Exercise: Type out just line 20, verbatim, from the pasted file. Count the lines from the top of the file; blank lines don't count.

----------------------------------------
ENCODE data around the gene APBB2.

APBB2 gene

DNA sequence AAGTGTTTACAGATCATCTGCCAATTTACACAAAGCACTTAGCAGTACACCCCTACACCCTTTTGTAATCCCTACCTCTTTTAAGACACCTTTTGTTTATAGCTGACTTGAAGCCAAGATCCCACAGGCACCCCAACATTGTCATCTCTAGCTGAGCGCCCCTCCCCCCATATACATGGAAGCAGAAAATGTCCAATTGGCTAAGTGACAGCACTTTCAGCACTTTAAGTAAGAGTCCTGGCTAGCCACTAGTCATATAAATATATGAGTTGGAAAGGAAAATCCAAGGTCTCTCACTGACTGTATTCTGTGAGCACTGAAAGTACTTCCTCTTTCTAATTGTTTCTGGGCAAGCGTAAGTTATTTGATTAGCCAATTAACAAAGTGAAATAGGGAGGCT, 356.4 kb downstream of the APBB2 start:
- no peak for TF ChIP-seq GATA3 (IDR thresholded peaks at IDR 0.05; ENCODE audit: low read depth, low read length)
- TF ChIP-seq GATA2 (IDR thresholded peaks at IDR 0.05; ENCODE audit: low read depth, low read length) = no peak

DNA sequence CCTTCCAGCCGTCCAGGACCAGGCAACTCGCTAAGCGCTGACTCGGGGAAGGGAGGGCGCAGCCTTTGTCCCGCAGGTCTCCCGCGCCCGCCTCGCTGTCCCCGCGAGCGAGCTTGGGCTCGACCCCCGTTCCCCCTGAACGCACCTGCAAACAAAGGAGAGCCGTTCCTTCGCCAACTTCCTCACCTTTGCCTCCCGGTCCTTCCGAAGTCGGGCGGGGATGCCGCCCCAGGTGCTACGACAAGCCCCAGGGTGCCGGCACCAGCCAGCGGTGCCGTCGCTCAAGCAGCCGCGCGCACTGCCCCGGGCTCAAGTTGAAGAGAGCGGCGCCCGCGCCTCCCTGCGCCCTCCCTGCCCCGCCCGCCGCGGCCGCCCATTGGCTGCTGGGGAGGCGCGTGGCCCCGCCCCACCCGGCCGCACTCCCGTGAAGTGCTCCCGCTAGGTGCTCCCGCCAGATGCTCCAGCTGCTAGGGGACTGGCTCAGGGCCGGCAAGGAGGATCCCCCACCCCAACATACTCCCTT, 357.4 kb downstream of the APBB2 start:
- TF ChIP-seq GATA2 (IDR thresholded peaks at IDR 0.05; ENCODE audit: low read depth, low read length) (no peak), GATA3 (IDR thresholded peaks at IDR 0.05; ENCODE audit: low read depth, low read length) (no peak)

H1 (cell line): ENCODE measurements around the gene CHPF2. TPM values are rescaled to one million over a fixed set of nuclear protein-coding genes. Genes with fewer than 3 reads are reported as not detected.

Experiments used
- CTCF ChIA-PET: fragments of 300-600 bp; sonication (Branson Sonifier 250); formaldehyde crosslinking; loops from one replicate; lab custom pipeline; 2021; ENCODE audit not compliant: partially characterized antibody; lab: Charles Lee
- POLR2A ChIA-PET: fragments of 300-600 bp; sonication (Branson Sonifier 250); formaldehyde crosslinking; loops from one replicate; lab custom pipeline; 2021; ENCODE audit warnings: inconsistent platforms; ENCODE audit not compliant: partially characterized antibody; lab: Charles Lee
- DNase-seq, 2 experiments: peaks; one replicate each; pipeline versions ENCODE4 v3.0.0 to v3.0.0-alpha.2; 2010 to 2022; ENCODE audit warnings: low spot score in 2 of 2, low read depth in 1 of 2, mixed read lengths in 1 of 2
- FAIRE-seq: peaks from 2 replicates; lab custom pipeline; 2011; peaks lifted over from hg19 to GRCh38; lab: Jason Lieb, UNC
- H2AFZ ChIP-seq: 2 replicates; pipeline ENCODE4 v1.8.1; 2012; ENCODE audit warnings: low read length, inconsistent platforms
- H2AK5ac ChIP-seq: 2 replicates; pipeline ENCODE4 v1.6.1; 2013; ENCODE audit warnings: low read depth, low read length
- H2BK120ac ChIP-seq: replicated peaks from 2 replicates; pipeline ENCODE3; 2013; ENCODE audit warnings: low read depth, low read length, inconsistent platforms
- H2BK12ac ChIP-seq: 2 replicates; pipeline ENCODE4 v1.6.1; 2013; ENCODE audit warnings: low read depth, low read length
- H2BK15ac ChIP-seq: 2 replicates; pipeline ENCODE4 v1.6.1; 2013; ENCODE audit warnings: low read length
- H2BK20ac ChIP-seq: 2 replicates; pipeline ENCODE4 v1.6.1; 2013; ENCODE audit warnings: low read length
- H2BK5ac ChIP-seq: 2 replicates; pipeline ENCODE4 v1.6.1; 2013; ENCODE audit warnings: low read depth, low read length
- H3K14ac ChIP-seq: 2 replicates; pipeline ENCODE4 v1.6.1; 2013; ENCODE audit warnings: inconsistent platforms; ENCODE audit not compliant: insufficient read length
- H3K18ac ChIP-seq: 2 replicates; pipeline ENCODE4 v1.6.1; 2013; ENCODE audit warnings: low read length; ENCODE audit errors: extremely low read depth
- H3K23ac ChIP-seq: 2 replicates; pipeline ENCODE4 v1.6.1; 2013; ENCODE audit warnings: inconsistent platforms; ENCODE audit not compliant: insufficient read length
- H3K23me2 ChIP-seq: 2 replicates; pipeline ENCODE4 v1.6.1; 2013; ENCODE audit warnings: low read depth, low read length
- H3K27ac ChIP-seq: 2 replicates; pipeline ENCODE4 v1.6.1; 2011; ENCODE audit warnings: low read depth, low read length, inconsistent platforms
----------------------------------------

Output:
- H2BK5ac ChIP-seq: 2 replicates; pipeline ENCODE4 v1.6.1; 2013; ENCODE audit warnings: low read depth, low read length